The ABC’s of Bedwetting: D

The complete bedwetting dictionary: D


☀️ Diapers

Using diapers suppresses any motivation by the child to become dry. For treating bedwetting, using diapers is not recommended, because the message delivered by the parents to the child is that they anticipate bedwetting accidents, and that they do not expect their child to cope and overcome the bedwetting problem. In other words, diapers might seem like a somewhat convenient way to handle bedwetting, but using them is an incorrect approach to dealing with the issue.

☀️ Dribbling during the day

Some children who experience bedwetting also suffer from involuntary discharges during the day. Typically, this occurs in children between the ages of four and eight.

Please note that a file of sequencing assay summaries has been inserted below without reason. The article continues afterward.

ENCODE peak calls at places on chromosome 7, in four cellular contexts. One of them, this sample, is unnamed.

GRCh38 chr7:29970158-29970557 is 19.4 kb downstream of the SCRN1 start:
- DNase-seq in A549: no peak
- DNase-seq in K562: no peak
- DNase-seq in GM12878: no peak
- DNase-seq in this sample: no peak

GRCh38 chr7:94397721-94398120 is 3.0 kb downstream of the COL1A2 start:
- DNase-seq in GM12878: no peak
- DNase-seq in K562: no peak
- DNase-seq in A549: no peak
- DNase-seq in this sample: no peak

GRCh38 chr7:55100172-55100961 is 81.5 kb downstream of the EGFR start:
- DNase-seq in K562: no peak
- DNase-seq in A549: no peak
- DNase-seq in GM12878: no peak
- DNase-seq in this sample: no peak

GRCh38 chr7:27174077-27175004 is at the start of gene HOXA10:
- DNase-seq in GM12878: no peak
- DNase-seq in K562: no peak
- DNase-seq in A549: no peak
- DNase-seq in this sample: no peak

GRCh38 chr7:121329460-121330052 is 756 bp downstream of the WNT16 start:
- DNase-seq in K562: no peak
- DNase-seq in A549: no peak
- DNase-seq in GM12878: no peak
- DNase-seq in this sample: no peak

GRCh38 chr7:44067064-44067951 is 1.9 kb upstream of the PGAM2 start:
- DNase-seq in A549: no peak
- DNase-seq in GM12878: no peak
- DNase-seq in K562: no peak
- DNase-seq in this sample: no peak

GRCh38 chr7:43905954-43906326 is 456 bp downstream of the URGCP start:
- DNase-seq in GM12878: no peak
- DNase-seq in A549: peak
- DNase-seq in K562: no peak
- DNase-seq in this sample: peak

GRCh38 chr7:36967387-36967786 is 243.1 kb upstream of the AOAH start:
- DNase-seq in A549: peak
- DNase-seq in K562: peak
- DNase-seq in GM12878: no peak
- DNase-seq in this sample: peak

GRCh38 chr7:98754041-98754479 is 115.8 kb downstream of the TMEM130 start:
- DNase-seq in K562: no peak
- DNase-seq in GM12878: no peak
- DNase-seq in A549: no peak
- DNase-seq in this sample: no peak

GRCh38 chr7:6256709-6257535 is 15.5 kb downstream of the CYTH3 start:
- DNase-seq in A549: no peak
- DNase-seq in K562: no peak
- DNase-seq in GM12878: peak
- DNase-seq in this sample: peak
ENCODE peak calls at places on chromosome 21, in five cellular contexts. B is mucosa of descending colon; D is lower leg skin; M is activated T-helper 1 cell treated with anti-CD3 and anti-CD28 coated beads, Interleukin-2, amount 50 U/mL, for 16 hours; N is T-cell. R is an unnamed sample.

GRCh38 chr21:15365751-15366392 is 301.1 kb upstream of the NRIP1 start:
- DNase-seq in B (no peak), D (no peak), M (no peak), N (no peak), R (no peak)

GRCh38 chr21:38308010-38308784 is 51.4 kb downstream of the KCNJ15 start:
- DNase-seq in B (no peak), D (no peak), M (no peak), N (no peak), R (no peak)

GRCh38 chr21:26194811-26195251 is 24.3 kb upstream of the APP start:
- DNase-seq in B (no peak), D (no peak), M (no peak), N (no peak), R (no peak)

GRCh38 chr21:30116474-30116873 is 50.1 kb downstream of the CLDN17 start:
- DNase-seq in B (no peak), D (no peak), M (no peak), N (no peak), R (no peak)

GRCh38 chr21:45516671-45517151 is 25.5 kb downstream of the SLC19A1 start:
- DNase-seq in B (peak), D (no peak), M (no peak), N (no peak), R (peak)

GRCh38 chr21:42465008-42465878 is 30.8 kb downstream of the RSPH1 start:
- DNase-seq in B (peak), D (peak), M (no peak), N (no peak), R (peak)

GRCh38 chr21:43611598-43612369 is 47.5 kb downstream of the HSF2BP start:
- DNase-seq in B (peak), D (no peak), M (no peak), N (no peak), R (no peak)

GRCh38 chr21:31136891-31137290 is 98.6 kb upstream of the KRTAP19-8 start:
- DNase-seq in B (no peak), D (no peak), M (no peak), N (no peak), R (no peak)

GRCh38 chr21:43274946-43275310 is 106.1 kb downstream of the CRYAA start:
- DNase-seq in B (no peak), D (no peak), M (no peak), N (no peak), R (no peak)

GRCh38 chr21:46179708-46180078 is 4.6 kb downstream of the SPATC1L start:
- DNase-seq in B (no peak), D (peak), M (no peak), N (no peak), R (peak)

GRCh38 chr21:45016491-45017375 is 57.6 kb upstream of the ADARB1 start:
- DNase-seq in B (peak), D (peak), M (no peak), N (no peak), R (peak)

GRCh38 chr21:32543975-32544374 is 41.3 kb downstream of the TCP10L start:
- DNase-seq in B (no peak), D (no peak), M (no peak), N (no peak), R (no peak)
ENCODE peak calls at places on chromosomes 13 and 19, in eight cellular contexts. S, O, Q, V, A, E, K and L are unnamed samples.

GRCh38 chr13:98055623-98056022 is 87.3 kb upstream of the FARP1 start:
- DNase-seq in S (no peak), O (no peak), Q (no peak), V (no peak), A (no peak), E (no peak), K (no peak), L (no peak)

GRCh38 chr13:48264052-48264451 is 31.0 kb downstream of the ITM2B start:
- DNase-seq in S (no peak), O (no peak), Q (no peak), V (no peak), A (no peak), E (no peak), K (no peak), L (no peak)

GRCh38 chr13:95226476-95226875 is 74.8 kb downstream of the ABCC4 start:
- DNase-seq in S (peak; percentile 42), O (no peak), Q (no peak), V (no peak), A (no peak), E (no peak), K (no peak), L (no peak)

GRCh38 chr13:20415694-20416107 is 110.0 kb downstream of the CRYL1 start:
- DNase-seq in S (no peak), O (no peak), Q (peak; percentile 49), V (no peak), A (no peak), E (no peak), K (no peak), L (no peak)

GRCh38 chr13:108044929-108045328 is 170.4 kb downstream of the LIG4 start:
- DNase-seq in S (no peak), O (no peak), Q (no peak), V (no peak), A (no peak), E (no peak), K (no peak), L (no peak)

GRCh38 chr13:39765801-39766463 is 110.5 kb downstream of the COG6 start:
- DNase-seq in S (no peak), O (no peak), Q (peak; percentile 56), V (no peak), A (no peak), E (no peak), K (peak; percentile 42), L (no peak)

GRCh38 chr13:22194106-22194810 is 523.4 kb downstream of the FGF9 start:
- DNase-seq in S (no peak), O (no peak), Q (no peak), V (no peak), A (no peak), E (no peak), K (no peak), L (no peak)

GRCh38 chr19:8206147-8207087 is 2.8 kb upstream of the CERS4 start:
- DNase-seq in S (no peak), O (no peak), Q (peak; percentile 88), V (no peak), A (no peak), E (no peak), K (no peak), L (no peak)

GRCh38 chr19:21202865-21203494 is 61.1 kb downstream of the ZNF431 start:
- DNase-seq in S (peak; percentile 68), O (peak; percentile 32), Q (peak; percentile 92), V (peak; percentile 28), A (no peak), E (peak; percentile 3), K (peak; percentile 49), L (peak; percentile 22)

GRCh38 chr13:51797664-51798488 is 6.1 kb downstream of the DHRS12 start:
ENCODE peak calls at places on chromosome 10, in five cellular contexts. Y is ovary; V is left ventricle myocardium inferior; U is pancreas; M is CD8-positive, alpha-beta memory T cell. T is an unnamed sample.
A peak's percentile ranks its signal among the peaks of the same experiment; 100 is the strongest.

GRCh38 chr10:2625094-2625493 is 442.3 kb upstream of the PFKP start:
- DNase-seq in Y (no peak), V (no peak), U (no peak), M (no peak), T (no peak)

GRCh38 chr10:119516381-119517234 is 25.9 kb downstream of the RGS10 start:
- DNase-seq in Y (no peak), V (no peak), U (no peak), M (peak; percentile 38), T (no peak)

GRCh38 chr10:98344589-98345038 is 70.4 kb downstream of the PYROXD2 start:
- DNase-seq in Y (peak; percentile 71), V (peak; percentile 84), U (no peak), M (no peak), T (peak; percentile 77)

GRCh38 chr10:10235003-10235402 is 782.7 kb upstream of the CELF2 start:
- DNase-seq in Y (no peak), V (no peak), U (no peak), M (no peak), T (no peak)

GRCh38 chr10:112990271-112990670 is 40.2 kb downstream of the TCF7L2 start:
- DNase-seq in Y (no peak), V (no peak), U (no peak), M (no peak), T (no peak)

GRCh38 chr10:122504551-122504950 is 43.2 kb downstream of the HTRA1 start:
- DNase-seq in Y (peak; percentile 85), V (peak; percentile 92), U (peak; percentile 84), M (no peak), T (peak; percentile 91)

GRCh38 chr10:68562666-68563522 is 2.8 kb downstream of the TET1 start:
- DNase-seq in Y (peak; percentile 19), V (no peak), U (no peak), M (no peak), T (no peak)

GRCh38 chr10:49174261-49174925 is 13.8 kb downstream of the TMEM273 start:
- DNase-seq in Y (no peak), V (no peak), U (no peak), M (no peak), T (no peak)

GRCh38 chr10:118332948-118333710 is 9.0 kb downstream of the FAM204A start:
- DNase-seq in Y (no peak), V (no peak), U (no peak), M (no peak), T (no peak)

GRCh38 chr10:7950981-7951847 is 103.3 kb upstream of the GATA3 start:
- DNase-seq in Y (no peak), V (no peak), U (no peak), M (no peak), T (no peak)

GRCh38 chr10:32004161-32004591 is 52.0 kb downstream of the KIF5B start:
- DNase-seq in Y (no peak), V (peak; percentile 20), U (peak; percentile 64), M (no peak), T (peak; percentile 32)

Children commonly dribble when they are engaged in activities that require concentration (e.g., watching TV, playing computer games). Instead of responding to the bladder’s signal, the child relaxes the sphincter muscle, begins to urinate, then immediately stops. Wet spots are left on the child’s clothes as a result of this behavior.

☀️ Dribbling during sleep

In sleep dribbling, the bladder signals are not recognized by the child, which causes the sphincter to relax. In response, the child begins urinating, which is stopped by contracting the sphincter muscle. Since the liquid doesn’t reach the sheet, it results in a wet spot on the child’s pants.

As the child corrects himself through stopping the flow of urination, sleep dribbling is quite positive, since the child’s subconscious restraint mechanism is partially functioning.